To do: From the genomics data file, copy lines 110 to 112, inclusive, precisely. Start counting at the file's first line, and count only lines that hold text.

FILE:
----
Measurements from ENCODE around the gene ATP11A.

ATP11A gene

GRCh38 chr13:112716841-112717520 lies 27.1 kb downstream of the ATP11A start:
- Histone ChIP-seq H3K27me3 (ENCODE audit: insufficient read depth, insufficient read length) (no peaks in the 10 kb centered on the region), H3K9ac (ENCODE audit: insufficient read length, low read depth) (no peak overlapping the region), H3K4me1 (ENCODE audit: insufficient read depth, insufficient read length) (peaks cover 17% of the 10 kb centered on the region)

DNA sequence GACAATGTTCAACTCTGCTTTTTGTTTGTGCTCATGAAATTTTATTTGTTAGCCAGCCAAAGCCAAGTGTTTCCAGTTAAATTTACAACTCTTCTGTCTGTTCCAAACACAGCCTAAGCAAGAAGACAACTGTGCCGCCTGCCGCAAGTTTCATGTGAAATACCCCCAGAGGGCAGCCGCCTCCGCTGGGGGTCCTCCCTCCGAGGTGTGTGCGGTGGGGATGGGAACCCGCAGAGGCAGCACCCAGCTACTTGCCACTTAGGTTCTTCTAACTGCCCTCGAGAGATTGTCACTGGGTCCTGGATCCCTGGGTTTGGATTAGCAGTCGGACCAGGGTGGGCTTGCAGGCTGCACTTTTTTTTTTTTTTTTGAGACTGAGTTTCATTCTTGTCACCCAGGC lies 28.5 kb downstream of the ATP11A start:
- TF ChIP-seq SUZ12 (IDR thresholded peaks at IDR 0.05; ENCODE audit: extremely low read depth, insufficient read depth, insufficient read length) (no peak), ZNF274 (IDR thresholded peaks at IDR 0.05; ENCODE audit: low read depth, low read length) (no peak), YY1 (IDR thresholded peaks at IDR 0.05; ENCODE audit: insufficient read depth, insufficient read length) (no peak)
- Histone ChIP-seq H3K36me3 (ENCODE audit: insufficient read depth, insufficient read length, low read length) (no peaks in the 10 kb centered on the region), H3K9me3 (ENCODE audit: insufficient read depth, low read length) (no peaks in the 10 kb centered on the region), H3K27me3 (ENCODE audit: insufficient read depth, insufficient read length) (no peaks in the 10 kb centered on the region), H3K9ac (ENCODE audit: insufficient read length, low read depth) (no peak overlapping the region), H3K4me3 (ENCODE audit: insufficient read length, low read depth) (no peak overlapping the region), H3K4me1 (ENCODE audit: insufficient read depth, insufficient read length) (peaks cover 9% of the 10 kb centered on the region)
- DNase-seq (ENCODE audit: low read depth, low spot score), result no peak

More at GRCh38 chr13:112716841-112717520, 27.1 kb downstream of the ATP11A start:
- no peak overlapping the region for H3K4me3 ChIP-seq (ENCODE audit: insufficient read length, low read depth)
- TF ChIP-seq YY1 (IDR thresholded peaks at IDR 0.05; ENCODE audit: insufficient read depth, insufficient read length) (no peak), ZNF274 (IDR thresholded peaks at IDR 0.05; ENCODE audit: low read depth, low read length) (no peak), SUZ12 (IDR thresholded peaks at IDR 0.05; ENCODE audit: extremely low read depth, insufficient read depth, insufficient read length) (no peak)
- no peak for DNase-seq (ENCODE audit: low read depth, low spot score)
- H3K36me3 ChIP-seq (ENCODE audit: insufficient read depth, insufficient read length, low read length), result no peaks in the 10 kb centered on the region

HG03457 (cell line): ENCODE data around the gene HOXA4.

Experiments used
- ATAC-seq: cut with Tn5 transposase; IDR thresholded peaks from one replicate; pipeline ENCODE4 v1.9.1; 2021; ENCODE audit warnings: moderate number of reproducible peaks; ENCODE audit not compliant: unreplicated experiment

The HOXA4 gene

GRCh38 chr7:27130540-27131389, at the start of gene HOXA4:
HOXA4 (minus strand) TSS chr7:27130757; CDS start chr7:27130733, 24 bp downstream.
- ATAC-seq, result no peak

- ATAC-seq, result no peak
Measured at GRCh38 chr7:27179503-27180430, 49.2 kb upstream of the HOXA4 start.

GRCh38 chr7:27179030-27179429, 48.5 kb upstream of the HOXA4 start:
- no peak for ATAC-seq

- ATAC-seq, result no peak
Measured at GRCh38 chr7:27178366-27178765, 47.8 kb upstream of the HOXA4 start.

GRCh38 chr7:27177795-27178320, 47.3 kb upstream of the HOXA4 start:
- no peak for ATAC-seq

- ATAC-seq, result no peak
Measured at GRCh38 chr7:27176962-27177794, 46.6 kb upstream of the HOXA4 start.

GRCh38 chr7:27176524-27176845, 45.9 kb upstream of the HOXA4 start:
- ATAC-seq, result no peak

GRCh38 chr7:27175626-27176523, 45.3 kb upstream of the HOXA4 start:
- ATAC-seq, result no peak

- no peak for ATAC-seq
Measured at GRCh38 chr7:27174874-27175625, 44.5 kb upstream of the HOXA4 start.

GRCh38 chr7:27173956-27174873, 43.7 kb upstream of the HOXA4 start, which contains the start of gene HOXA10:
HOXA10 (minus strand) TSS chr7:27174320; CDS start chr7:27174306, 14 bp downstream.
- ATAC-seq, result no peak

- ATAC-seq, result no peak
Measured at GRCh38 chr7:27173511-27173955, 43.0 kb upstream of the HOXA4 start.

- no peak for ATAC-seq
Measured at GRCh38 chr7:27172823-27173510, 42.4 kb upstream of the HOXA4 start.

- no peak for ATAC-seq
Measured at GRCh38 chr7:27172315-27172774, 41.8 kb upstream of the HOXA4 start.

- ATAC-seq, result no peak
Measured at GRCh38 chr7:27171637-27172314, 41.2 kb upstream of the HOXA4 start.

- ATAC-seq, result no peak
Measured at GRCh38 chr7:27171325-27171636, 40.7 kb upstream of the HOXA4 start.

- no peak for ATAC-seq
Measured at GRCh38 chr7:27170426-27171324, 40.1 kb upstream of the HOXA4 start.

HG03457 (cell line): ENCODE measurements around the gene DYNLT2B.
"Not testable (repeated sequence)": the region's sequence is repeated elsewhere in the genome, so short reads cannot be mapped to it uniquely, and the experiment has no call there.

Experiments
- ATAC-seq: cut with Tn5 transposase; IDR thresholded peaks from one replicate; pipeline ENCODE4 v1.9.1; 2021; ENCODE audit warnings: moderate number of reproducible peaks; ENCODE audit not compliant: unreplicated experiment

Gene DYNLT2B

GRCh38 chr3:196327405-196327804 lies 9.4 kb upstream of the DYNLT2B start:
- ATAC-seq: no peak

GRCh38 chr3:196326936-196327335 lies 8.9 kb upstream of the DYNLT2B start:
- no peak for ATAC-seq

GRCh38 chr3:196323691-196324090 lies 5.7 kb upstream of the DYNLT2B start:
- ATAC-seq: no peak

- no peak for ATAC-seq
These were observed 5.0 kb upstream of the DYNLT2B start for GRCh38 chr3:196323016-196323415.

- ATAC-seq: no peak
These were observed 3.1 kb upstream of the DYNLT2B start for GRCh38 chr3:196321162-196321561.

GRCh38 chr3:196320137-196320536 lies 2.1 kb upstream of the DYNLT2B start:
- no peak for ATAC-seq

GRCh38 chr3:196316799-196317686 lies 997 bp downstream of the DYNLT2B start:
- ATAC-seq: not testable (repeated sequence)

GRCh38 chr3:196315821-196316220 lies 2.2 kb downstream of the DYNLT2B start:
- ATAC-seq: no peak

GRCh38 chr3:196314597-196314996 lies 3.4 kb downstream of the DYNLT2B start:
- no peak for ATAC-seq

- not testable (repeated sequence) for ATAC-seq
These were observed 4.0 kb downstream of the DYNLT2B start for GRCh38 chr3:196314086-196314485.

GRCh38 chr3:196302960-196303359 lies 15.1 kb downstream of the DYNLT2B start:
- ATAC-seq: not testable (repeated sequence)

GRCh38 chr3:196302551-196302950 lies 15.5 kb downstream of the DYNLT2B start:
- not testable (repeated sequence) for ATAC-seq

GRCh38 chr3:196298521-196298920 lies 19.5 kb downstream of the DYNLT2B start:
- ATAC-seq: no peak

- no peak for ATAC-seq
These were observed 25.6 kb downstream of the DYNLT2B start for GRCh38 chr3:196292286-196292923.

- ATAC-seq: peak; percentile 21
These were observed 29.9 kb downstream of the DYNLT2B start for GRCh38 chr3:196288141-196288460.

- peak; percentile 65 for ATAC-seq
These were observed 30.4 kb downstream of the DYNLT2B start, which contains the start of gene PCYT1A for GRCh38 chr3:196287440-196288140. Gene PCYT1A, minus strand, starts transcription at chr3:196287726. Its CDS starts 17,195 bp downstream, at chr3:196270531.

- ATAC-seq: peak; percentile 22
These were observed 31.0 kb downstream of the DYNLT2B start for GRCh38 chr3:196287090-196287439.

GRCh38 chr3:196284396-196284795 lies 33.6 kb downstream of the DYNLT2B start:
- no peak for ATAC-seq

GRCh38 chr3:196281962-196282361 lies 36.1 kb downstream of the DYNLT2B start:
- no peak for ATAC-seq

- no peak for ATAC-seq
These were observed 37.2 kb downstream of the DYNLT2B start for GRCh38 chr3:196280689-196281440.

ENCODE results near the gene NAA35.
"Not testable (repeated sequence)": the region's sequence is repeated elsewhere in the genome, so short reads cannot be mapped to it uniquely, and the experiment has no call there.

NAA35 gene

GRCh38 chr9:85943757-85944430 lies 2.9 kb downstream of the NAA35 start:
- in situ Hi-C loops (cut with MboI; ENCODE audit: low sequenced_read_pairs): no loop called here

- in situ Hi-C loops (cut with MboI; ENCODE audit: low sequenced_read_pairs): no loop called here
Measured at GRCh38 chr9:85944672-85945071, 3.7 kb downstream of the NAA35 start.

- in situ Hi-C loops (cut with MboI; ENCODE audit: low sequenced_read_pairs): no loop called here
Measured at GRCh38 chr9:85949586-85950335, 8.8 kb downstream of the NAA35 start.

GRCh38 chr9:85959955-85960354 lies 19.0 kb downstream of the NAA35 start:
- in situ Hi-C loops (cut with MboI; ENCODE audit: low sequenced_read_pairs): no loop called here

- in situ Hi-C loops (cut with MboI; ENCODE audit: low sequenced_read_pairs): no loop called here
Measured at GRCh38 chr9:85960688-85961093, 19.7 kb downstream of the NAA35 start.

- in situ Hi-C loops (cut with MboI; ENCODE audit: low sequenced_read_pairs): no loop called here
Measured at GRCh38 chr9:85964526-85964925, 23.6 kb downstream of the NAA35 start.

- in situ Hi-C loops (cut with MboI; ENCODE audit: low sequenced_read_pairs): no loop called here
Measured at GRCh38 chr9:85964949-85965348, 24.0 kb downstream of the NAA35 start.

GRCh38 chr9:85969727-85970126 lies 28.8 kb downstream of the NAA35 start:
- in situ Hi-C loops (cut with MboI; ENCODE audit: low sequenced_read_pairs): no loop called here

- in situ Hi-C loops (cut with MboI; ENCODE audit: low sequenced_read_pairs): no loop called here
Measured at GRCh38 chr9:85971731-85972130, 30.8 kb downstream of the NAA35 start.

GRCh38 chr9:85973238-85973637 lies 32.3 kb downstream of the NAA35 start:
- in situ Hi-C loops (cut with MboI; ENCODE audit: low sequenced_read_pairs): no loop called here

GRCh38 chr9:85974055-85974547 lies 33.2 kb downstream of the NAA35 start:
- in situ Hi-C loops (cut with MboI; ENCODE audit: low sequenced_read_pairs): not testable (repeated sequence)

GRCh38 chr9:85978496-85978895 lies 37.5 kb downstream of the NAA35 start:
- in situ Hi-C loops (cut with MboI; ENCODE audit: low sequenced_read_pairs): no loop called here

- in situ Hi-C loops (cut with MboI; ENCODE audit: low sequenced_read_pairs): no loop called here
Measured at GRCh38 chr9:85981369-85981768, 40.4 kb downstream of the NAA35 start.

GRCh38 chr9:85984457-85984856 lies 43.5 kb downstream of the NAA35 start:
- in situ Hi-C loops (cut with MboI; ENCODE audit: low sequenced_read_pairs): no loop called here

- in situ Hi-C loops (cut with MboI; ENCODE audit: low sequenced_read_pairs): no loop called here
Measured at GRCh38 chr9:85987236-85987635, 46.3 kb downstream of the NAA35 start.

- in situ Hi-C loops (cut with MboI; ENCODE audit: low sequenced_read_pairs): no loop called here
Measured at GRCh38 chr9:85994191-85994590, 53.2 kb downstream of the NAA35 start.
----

- in situ Hi-C loops (cut with MboI; ENCODE audit: low sequenced_read_pairs): no loop called here
Measured at GRCh38 chr9:85964526-85964925, 23.6 kb downstream of the NAA35 start.

- in situ Hi-C loops (cut with MboI; ENCODE audit: low sequenced_read_pairs): no loop called here